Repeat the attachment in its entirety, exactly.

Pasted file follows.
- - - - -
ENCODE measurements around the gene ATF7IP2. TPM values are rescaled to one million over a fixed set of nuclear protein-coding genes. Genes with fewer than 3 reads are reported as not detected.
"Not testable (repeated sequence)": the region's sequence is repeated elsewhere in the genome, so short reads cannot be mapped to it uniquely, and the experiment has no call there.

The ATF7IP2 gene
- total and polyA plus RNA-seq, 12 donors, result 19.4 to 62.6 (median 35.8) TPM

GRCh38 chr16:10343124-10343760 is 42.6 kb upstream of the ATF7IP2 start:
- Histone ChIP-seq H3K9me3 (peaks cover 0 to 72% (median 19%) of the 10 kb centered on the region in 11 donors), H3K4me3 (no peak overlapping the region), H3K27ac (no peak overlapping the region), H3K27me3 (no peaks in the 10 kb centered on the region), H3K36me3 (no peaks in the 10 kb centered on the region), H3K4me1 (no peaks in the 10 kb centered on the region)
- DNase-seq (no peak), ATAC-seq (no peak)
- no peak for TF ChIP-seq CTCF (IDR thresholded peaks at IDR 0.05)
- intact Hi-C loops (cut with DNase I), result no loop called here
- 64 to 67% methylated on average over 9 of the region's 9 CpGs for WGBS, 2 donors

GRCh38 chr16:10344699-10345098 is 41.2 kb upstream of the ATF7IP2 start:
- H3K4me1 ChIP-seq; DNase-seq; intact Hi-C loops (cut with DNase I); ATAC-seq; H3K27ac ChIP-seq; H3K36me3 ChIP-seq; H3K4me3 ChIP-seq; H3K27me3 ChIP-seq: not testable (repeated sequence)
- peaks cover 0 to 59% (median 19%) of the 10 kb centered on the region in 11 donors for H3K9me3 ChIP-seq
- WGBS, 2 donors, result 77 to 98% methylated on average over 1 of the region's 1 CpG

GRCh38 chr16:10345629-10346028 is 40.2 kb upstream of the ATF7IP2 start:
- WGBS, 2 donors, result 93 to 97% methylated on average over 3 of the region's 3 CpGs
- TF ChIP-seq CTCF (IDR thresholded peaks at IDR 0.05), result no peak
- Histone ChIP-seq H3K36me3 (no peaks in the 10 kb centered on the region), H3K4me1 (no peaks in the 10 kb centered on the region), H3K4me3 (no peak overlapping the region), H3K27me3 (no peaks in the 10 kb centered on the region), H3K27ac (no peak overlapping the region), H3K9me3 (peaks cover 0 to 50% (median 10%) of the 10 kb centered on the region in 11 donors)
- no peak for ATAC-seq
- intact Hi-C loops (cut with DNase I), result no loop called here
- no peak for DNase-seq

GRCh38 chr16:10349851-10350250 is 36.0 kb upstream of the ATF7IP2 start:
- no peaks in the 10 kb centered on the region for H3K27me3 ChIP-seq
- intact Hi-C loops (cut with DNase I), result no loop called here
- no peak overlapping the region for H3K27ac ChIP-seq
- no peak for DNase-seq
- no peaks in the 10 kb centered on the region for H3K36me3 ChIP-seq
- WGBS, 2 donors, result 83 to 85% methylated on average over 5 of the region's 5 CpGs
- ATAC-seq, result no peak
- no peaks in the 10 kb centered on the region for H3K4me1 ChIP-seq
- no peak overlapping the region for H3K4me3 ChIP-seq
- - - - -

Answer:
ENCODE measurements around the gene ATF7IP2. TPM values are rescaled to one million over a fixed set of nuclear protein-coding genes. Genes with fewer than 3 reads are reported as not detected.
"Not testable (repeated sequence)": the region's sequence is repeated elsewhere in the genome, so short reads cannot be mapped to it uniquely, and the experiment has no call there.

The ATF7IP2 gene
- total and polyA plus RNA-seq, 12 donors, result 19.4 to 62.6 (median 35.8) TPM

GRCh38 chr16:10343124-10343760 is 42.6 kb upstream of the ATF7IP2 start:
- Histone ChIP-seq H3K9me3 (peaks cover 0 to 72% (median 19%) of the 10 kb centered on the region in 11 donors), H3K4me3 (no peak overlapping the region), H3K27ac (no peak overlapping the region), H3K27me3 (no peaks in the 10 kb centered on the region), H3K36me3 (no peaks in the 10 kb centered on the region), H3K4me1 (no peaks in the 10 kb centered on the region)
- DNase-seq (no peak), ATAC-seq (no peak)
- no peak for TF ChIP-seq CTCF (IDR thresholded peaks at IDR 0.05)
- intact Hi-C loops (cut with DNase I), result no loop called here
- 64 to 67% methylated on average over 9 of the region's 9 CpGs for WGBS, 2 donors

GRCh38 chr16:10344699-10345098 is 41.2 kb upstream of the ATF7IP2 start:
- H3K4me1 ChIP-seq; DNase-seq; intact Hi-C loops (cut with DNase I); ATAC-seq; H3K27ac ChIP-seq; H3K36me3 ChIP-seq; H3K4me3 ChIP-seq; H3K27me3 ChIP-seq: not testable (repeated sequence)
- peaks cover 0 to 59% (median 19%) of the 10 kb centered on the region in 11 donors for H3K9me3 ChIP-seq
- WGBS, 2 donors, result 77 to 98% methylated on average over 1 of the region's 1 CpG

GRCh38 chr16:10345629-10346028 is 40.2 kb upstream of the ATF7IP2 start:
- WGBS, 2 donors, result 93 to 97% methylated on average over 3 of the region's 3 CpGs
- TF ChIP-seq CTCF (IDR thresholded peaks at IDR 0.05), result no peak
- Histone ChIP-seq H3K36me3 (no peaks in the 10 kb centered on the region), H3K4me1 (no peaks in the 10 kb centered on the region), H3K4me3 (no peak overlapping the region), H3K27me3 (no peaks in the 10 kb centered on the region), H3K27ac (no peak overlapping the region), H3K9me3 (peaks cover 0 to 50% (median 10%) of the 10 kb centered on the region in 11 donors)
- no peak for ATAC-seq
- intact Hi-C loops (cut with DNase I), result no loop called here
- no peak for DNase-seq

GRCh38 chr16:10349851-10350250 is 36.0 kb upstream of the ATF7IP2 start:
- no peaks in the 10 kb centered on the region for H3K27me3 ChIP-seq
- intact Hi-C loops (cut with DNase I), result no loop called here
- no peak overlapping the region for H3K27ac ChIP-seq
- no peak for DNase-seq
- no peaks in the 10 kb centered on the region for H3K36me3 ChIP-seq
- WGBS, 2 donors, result 83 to 85% methylated on average over 5 of the region's 5 CpGs
- ATAC-seq, result no peak
- no peaks in the 10 kb centered on the region for H3K4me1 ChIP-seq
- no peak overlapping the region for H3K4me3 ChIP-seq